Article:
• He is a damned fine photographer – even though he no longer makes work.
  • He doesn't know how good he is.

So, taking all of this into consideration, I am DELIGHTED that Daniel Meadows is actually getting the attention he deserves.  With a major exhibition in Bradford, a new book by Val Williams and serious coverage in the BJP (he's on the bill with Joachim Schmid on November 18th at BJP's VISION '11 in London), a new generation can see and enjoy the work he made in the 1970s.  Strong black and white portraits from Greame Street (1972) and the Free Photographic Omnibus ('73 - '74) show that Daniel was ahead of his time.  Subjects look straight into the camera and then into the viewer's eyes; we connect with the individuals across the 40 years' distance and feel the privileged and trusting relationship that existed between the strangers and the photographer all of those years ago.  For this is work made with an open mind and an open heart; there is no cynicism nor exploitation here.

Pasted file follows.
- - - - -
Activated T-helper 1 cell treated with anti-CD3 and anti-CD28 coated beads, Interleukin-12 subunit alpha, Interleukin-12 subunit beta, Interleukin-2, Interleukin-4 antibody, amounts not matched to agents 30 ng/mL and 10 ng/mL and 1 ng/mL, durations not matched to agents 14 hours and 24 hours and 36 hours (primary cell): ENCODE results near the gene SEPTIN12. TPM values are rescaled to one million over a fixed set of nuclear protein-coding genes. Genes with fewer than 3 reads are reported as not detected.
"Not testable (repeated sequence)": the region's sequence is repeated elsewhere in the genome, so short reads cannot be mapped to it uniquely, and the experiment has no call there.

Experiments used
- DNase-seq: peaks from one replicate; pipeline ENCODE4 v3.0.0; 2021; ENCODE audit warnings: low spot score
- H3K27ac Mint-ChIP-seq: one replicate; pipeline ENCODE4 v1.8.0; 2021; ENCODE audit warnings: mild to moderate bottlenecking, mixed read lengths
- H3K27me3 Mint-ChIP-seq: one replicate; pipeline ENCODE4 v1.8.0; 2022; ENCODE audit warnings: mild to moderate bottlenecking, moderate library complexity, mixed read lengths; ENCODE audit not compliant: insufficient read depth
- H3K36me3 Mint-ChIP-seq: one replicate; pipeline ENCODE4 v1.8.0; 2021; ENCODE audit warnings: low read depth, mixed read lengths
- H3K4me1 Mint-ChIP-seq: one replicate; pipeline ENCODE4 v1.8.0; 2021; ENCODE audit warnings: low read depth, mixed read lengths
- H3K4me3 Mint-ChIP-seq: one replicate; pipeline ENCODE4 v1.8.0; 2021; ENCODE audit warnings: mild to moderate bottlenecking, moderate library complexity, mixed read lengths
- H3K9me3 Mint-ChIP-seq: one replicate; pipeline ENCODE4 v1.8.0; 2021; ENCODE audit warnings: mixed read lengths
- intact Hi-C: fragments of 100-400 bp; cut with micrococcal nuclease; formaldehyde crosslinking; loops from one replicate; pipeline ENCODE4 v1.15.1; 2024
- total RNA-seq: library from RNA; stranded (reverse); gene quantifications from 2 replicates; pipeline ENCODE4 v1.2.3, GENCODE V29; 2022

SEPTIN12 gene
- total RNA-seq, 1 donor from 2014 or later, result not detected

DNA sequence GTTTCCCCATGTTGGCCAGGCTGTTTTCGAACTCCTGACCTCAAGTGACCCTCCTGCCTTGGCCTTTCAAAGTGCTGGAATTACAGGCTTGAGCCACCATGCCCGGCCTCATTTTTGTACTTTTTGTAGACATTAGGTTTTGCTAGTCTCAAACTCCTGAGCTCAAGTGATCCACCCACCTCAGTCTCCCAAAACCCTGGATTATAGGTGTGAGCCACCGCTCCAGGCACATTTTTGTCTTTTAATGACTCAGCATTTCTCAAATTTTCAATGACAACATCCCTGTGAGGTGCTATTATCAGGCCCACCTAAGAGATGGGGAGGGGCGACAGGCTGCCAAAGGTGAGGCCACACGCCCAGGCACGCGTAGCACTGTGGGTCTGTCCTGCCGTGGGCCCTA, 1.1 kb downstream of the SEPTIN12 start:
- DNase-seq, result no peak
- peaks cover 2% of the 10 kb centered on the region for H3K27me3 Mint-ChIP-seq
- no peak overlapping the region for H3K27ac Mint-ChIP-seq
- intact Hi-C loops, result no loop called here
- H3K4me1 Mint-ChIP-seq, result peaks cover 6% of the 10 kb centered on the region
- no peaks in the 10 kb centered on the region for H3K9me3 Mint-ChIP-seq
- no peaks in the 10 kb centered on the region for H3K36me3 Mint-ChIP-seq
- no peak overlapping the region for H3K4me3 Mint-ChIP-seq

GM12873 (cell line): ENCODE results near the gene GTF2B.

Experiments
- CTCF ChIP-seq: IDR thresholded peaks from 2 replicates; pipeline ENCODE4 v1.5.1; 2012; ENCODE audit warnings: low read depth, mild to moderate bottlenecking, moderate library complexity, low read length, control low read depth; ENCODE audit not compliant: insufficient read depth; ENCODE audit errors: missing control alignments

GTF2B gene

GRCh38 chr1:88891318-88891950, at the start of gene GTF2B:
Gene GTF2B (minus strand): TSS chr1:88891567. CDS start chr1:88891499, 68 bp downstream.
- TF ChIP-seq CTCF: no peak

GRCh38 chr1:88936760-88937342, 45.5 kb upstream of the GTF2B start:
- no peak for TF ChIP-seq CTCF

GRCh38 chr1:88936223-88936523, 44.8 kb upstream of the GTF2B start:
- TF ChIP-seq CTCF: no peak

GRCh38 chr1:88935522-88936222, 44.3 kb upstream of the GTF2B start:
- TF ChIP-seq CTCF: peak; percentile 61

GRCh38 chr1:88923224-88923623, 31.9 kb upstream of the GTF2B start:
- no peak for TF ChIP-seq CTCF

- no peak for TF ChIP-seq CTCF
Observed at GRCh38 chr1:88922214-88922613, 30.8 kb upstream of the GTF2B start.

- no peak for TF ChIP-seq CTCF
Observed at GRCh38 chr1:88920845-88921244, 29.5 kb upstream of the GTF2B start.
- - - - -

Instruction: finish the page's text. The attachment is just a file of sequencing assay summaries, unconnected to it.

Meadows paid for the Greame Street studio and all of the prints using his university grant money (those were the days!) and the Photobus project was made possible because of his tireless fundraising.  No-one ever paid Meadows for their portrait and to see the fruits of those non-capitalist exchanges celebrated on gallery wall and in print after all of these years is a marvellous thing.

And this is why I love Daniel:  his photography really is a gift.

The 'Archive Wall', National Media Museum, Bradford.

Opening night at The National Media Museum, Bradford.

© Daniel Meadows

© Daniel Meadows

Waiting to get my copy signed!

Check out Daniel's website: 

The exhibition:

The book: 

Daniel, due to speak at BJP's Vision '11:

Val Williams and The Archive:

Pete James and Birmingham City Library: Collecting Meadows